As for respondent's assertion that the underlying award is irrational or arbitrary and capricious, the crux of respondent's argument on this point is that there is insufficient evidence to support the arbitrator's finding of a “past practice”. Respondent's argument, however, overlooks the fact that “it is not the function of this [c]ourt to ‘second-guess' the factual findings made or legal conclusions reached by the arbitrator” (Matter of New York State Law Enforcement Officers Union, Council 82, AFSCME, AFL-CIO [State of New York], 255 A.D.2d 54, 58, 694 N.Y.S.2d 170, affd. sub nom. Matter of New York State Correctional Officers & Police Benevolent Assn. v. State of New York, 94 N.Y.2d 321, 704 N.Y.S.2d 910, 726 N.E.2d 462). Upon considering all of the evidence, the arbitrator found that the exercise of discretion by command staff in granting or denying leave requests submitted on less than 72 hours' notice was “well established, repeated and customary * * * [and] occurred over a substantial amount of time”, thereby constituting a past practice; her findings in this regard will not be disturbed. We have examined respondent's remaining contentions, including its assertion that the arbitrator exceeded the scope of her authority, and find them to be lacking in merit.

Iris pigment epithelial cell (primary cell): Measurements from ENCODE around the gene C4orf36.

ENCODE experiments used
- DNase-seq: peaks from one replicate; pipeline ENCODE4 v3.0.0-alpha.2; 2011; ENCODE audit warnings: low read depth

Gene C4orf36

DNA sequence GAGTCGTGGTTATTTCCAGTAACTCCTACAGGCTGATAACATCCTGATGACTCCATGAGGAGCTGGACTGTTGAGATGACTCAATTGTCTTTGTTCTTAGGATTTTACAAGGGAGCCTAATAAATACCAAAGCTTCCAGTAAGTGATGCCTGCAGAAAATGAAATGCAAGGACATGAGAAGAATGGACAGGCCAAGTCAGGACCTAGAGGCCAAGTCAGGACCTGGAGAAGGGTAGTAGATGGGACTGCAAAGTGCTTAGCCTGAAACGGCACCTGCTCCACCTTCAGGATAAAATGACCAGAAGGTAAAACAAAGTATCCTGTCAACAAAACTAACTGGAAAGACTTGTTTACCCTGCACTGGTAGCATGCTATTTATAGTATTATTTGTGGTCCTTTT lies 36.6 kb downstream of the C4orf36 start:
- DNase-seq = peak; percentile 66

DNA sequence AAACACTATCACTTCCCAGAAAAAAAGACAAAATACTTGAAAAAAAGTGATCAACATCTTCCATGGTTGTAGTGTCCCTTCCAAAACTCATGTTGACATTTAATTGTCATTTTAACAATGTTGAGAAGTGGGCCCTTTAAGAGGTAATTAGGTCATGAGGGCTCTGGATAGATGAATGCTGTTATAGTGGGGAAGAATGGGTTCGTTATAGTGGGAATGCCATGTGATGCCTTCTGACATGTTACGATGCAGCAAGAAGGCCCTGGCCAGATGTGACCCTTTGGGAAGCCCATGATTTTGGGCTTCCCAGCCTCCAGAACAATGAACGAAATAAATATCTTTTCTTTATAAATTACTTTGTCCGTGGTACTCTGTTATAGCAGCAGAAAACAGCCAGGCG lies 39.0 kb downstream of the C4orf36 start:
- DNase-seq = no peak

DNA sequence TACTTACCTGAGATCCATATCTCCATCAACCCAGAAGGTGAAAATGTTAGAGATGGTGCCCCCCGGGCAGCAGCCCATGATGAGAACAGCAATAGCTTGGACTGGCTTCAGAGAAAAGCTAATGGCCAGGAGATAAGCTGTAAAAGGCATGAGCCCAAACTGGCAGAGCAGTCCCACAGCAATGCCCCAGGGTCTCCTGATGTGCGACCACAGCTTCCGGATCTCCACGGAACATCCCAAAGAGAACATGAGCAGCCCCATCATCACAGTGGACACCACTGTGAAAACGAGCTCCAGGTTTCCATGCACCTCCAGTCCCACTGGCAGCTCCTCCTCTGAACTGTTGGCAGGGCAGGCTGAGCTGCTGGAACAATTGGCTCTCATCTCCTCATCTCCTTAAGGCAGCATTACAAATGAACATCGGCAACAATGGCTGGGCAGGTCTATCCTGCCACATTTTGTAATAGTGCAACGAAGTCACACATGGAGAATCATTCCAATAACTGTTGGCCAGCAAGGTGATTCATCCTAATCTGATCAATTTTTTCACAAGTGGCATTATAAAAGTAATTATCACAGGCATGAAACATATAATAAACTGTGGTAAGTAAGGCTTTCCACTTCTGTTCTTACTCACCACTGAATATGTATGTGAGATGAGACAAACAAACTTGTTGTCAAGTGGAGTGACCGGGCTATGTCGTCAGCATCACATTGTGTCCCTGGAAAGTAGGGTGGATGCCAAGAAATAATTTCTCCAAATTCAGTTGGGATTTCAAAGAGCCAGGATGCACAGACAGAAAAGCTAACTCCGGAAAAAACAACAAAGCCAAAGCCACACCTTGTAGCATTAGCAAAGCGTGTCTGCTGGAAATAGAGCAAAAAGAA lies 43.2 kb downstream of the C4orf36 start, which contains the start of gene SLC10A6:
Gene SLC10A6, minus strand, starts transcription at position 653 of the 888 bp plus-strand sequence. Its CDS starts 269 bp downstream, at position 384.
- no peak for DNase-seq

ORDERED that the order and judgment is affirmed, without costs.
CREW III, J.
CARDONA, P.J., SPAIN, CARPINELLO and MUGGLIN, JJ., concur.